The four basic types of financial aid are grants, scholarships, work-study, and student loans.
- Grants and scholarships are free money - they do not have to be repaid. Grants are awarded based on financial need and scholarships are awarded based on merit.
- Work-study provides funding for part-time employment to students with financial need.
- Loans are borrowed funds that must be repaid, often with accumulated interest and fees.
To be eligible for federal financial aid, students must meet the following criteria:
- Fill out and submit the Free Application for Federal Student Aid (FAFSA) annually at studentaid.gov/fafsa.
- Enroll in an eligible degree or certificate program at Hawai’i CC.
- Have a high school diploma, GED, or equivalent.
- Be a US Citizen or eligible non-citizen.
- Make Satisfactory Academic Progress (SAP).
- Be in good standing with any prior federal grants or loans.
The FAFSA is free and available to complete online at studentaid.gov/fafsa. You should never pay to complete the FAFSA.
The US Department of Education (US DOE) is not legally required to provide the FAFSA until January 1st for the upcoming school year, however most years the FAFSA is available online starting October 1st of the prior year.
Students should submit the FAFSA as soon as possible to avoid processing delays. While there is not an official deadline, Hawai’i CC’s FAFSA priority deadline is March 1st for the upcoming school year. Students who do not submit by the priority deadline can still complete the FAFSA for federal aid consideration, however some institutional grants and scholarships with limited funds are awarded first to students who meet the priority deadline.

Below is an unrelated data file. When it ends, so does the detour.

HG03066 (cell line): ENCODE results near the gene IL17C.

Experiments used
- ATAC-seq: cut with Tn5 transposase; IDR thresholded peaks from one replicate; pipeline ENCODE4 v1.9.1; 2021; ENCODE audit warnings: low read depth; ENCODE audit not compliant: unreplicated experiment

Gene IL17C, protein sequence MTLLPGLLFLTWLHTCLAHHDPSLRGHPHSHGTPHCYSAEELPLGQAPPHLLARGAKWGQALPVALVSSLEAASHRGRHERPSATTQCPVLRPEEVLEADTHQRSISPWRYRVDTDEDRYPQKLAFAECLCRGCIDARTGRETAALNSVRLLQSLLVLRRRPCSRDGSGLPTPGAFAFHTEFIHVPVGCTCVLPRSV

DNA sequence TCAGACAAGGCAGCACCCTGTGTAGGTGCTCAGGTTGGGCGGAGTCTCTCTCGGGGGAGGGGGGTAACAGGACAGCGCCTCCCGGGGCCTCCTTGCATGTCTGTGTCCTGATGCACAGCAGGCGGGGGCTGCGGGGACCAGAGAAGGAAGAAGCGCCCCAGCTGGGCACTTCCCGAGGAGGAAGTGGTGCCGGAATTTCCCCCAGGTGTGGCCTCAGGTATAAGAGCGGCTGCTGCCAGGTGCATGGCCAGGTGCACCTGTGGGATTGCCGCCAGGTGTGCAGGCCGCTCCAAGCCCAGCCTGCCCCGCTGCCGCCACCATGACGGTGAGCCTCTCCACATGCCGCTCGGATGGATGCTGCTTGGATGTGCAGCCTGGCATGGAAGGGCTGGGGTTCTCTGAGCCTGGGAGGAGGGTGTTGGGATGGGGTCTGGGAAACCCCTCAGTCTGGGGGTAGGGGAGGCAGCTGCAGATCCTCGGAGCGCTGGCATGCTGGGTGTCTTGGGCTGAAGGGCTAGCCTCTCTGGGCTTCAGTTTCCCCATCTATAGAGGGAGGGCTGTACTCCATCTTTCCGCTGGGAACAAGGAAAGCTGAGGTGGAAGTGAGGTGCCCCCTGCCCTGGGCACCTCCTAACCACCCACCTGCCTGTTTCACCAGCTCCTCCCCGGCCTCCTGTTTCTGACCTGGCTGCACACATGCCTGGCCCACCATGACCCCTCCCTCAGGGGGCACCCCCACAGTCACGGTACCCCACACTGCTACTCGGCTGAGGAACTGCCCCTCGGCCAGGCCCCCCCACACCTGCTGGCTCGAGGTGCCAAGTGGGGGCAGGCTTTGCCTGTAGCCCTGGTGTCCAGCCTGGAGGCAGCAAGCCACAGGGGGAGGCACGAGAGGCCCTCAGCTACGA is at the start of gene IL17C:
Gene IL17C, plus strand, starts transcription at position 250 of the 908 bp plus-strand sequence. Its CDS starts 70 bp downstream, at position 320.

Students should submit the FAFSA as soon as possible, but no later than 30 days prior to the end of the semester. Once the student’s aid period is over, aid cannot be offered.
The FAFSA must be submitted once for each school year (fall, spring and summer).
Students who are at least 24 years old by December 31st of the school year they are applying for are considered independent. Most students under age 24 are considered dependent for FAFSA purposes and must provide parent information on the FAFSA.
Tax dependency status is a separate concept that does not impact a student’s financial aid dependency status.
Additional information about dependency status for financial aid purposes is available on the US Department of Education’s (US DOE) Dependency Status web page.
Verification is a federal audit process that requires schools to collect documentation in order to validate the information on a student’s FAFSA. Students are selected by the US Department of Education (US DOE) based on obvious errors, common mistakes, known issues, and at random.
If your file was selected for verification, you will not be eligible for federal financial aid and other need-based aid until you complete the process. If your file was not selected, you do not need to complete verification.
If you already received a financial aid offer but were later selected for verification, your financial aid will be pulled back until verification is complete.